Other changes to RSD and how Australia defines ‘refugee’

The Australian Government has made other changes to the processes for assessing asylum claims. These include: shifting the burden of proof to people seeking asylum; removing the references to the Refugee Convention from Australia’s migration legislation; and removing the reasonableness test from consideration of relocation options for people facing persecution. Further, the Government has expanded the use of adverse credibility findings, and grounds for denying protection to people who provide false identity documents.

Removal of government-funded legal advice

Most people seeking asylum who arrive without valid visas are no longer eligible for government-funded legal advice. Those who arrive by plane with a valid visa and a small percentage of highly vulnerable people who came by boat are eligible for free legal advice at the primary stage of decision-making, but not at the merits review stage.

Amalgamation of review tribunals into the Administrative Appeals Tribunal

On 1 July 2015, the Migration Review Tribunal (MRT), Refugee Review Tribunal (RRT) and Social Security Appeals Tribunal (SSAT) merged with the Administrative Appeals Tribunal (AAT). The amalgamated AAT is responsible for the independent review of a wide range of decisions made by the Australian Government, including the Department. Decisions that could be reviewed by the former MRT or RRT, or the cases referred to these review bodies before 1 July 2015 for which a decision was not made by that date, are now reviewed by the AAT’s Migration and Refugee Division.

‘Enhanced screening’ of Sri Lankan and Vietnamese people seeking asylum

Since October 2012, people seeking asylum arriving by boat from Sri Lanka have been subject to ‘enhanced screening’. Under this process, these people are interviewed by two officers from the Department of Immigration about their reasons for travelling to Australia. If they raise concerns which suggest they may have a valid protection claim, they are ‘screened in’ so that their claims can be formally processed. If they do not raise any protection concerns, they are ‘screened out’ and returned to their country of origin without having the opportunity to formally lodge a protection claim.

This system lacks transparency and denies people the opportunity to have their claims fairly assessed. More than 1,000 people have been ‘screened out’ and returned to Sri Lanka since this system was introduced.

In July 2014, a group of 41 Sri Lankan people who had attempted to enter Australia by boat were intercepted by Australian authorities and screened at sea before being returned to Sri Lanka. Some subsequently fled to Nepal where they were found to be refugees by UNHCR. Another group of 12 Sri Lankans whose boat was intercepted by the Australian authorities near Cocos Island in May 2016 were also screened at sea before being flown to Sri Lanka. They were reportedly arrested on arrival at Colombo airport.

This ‘enhanced screening’ process has been expanded to people from Vietnam. In March and July 2015, two boats carrying Vietnamese people seeking asylum were intercepted by the Australian navy and their passengers underwent enhanced screening before being returned to Vietnam. Those on the first boat were held at sea for nearly a month. Some have reportedly been since tried in Vietnam and sentenced to two to three years in prison.

Offshore processing

Transfers to Nauru and Papua New Guinea

People seeking asylum by boat who came after 19 July 2013 are subject to offshore processing. Under this policy, they are transferred to regional processing centres (RPCs) in Nauru and Papua New Guinea’s Manus Island where their claims are processed under the laws of those countries. If they are found to be refugees, they will be settled in a country other than Australia. Nauru is offering recognised refugees temporary visas, with permanent protection only if they choose to resettle in Cambodia (see below).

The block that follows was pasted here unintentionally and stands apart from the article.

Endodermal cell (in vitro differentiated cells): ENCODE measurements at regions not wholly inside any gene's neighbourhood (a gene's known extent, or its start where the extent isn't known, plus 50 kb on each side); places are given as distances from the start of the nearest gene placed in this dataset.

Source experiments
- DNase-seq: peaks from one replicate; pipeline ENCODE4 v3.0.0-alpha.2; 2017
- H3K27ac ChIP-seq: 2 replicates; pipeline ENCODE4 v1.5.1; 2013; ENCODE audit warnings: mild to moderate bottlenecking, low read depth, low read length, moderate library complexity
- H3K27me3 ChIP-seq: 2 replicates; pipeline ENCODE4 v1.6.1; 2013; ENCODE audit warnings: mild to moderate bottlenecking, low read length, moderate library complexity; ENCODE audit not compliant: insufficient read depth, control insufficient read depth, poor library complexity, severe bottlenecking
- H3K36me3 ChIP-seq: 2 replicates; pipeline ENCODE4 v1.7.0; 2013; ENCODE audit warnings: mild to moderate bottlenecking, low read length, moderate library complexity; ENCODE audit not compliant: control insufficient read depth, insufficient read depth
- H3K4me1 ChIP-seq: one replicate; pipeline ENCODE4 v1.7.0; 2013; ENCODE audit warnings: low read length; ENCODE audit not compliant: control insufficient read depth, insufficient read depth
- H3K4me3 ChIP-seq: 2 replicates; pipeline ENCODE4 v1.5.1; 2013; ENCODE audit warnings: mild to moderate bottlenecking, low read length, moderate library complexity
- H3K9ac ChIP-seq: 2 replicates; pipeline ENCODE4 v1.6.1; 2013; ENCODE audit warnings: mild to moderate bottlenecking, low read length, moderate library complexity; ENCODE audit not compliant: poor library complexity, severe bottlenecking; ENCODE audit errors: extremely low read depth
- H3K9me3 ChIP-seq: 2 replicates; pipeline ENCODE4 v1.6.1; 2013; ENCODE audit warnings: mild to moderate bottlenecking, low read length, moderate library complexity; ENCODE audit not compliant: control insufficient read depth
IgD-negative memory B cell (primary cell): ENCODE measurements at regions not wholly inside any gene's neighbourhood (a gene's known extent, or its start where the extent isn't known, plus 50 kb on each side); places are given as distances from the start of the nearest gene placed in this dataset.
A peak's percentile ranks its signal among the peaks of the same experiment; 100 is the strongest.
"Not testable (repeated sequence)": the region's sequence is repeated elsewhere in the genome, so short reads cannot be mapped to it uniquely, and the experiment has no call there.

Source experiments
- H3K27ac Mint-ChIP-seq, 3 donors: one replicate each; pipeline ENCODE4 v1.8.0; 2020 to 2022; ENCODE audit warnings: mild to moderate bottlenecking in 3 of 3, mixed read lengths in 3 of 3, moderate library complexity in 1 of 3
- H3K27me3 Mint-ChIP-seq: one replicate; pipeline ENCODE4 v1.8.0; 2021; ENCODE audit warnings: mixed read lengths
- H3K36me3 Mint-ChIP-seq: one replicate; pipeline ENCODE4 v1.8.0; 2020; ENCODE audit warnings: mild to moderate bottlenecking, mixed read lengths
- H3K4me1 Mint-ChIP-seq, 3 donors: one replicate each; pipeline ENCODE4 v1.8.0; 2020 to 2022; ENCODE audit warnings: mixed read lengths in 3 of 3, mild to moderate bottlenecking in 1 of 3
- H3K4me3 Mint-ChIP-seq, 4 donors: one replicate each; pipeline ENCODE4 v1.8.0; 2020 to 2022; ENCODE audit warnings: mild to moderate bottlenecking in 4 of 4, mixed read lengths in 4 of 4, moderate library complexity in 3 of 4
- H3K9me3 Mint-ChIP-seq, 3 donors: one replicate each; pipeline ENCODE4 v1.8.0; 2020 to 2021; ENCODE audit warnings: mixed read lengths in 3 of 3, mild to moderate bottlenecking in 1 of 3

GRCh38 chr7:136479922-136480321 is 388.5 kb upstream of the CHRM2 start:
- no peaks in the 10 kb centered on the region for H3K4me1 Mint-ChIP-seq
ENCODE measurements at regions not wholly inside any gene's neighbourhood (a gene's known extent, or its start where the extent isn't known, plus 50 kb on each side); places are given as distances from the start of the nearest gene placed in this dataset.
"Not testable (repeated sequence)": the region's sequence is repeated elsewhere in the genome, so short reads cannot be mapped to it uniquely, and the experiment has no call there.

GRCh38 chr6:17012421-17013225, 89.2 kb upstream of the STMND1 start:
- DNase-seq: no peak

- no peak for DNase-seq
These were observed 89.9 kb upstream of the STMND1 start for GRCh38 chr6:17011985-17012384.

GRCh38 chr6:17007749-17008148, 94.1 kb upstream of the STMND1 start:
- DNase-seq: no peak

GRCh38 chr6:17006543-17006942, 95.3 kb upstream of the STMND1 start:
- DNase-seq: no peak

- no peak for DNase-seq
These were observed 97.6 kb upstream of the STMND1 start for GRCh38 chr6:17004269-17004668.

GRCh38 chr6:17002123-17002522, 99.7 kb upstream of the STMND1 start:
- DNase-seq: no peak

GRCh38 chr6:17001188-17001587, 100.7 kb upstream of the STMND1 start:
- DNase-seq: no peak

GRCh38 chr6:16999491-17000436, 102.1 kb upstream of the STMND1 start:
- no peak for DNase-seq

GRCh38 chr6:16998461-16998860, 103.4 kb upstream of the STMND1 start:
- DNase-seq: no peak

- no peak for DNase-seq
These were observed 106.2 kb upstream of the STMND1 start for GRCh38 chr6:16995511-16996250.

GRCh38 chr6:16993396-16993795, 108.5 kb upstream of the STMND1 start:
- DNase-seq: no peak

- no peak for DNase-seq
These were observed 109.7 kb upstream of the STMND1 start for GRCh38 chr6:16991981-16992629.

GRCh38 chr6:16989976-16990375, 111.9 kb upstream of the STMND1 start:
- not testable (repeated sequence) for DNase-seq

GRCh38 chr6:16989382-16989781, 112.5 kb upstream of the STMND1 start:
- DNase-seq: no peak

While PNG has adopted a National Refugee Policy allowing for permanent settlement and a pathway to citizenship, in practice the process of settlement remains fraught.

Nauru progressively introduced open centre arrangements from 25 February 2015 until 5 October 2015, when it declared the centre open. Some refugees and people seeking asylum are now living in the community in Nauru. However, a number remain in the processing centres because there is not enough housing or because of a perceived lack of safety. As of 26 April 2018, there were still 255 people, including 22 children, at the Nauru RPC.

PNG also introduced open centre arrangements for Manus Island RPC. On 27 April 2016, a bus service commenced to assist movement between the Manus RPC, the Lorengau township, and the East Lorengau Refugee Transit Centre. Manus RPC closed at the end of October 2017 and people were transferred to other accommodation in Manus Island (see below).

The Department no longer regularly reports on the number of people living in the community in Nauru or in PNG. However, based on the information provided during Senate estimates, as of 21 May 2018, there are 1,655 people on both Nauru and PNG in various living arrangements.

Resettlement deal with Cambodia

On 26 September 2014, Australia and Cambodia signed an agreement providing for the relocation of refugees from Nauru to Cambodia. Under this, people found to be refugees subject to offshore processing in Nauru could choose to resettle in Cambodia, where they would be provided with services and a path to citizenship. However, only seven refugees have chosen to take up this option, and it has been reported that only one is left.

Resettlement deal with the US

In November 2016, Australia announced a deal with the United States of America (US) which would allow some of the refugees in Nauru and Manus Island to resettle in the USA. Reports indicated the US would resettle up to 1,250 refugees. Prior to resettlement, people who expressed interest will be subject to security assessment, further interviews and medical checks.